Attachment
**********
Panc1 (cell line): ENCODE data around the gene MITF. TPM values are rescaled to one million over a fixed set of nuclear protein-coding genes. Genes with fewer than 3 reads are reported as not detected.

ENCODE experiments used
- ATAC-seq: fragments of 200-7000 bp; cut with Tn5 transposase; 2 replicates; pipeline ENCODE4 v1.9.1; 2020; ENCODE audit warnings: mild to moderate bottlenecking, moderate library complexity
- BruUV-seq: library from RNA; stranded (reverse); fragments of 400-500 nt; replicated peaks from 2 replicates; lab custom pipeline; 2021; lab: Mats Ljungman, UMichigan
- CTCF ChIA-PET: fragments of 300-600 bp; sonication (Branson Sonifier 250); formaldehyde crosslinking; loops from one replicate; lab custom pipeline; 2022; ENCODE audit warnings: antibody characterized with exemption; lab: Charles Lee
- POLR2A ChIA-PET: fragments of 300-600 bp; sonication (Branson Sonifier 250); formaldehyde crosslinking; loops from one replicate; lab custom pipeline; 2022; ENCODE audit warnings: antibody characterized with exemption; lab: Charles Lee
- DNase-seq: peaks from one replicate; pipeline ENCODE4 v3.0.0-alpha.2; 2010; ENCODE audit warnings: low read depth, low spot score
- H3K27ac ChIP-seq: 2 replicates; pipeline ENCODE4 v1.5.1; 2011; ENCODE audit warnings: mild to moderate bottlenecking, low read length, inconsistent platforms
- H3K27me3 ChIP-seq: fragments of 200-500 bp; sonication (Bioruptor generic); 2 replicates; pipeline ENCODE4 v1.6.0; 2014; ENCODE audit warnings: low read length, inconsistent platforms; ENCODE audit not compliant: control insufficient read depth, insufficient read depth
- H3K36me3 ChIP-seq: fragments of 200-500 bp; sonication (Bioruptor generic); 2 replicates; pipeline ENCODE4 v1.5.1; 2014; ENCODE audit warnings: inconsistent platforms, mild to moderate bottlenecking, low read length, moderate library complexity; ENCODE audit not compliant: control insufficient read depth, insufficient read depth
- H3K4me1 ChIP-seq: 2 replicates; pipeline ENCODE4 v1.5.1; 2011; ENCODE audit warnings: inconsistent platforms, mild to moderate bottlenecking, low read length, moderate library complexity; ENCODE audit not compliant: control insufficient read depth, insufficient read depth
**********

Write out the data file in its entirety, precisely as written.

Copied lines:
Panc1 (cell line): ENCODE data around the gene MITF. TPM values are rescaled to one million over a fixed set of nuclear protein-coding genes. Genes with fewer than 3 reads are reported as not detected.

ENCODE experiments used
- ATAC-seq: fragments of 200-7000 bp; cut with Tn5 transposase; 2 replicates; pipeline ENCODE4 v1.9.1; 2020; ENCODE audit warnings: mild to moderate bottlenecking, moderate library complexity
- BruUV-seq: library from RNA; stranded (reverse); fragments of 400-500 nt; replicated peaks from 2 replicates; lab custom pipeline; 2021; lab: Mats Ljungman, UMichigan
- CTCF ChIA-PET: fragments of 300-600 bp; sonication (Branson Sonifier 250); formaldehyde crosslinking; loops from one replicate; lab custom pipeline; 2022; ENCODE audit warnings: antibody characterized with exemption; lab: Charles Lee
- POLR2A ChIA-PET: fragments of 300-600 bp; sonication (Branson Sonifier 250); formaldehyde crosslinking; loops from one replicate; lab custom pipeline; 2022; ENCODE audit warnings: antibody characterized with exemption; lab: Charles Lee
- DNase-seq: peaks from one replicate; pipeline ENCODE4 v3.0.0-alpha.2; 2010; ENCODE audit warnings: low read depth, low spot score
- H3K27ac ChIP-seq: 2 replicates; pipeline ENCODE4 v1.5.1; 2011; ENCODE audit warnings: mild to moderate bottlenecking, low read length, inconsistent platforms
- H3K27me3 ChIP-seq: fragments of 200-500 bp; sonication (Bioruptor generic); 2 replicates; pipeline ENCODE4 v1.6.0; 2014; ENCODE audit warnings: low read length, inconsistent platforms; ENCODE audit not compliant: control insufficient read depth, insufficient read depth
- H3K36me3 ChIP-seq: fragments of 200-500 bp; sonication (Bioruptor generic); 2 replicates; pipeline ENCODE4 v1.5.1; 2014; ENCODE audit warnings: inconsistent platforms, mild to moderate bottlenecking, low read length, moderate library complexity; ENCODE audit not compliant: control insufficient read depth, insufficient read depth
- H3K4me1 ChIP-seq: 2 replicates; pipeline ENCODE4 v1.5.1; 2011; ENCODE audit warnings: inconsistent platforms, mild to moderate bottlenecking, low read length, moderate library complexity; ENCODE audit not compliant: control insufficient read depth, insufficient read depth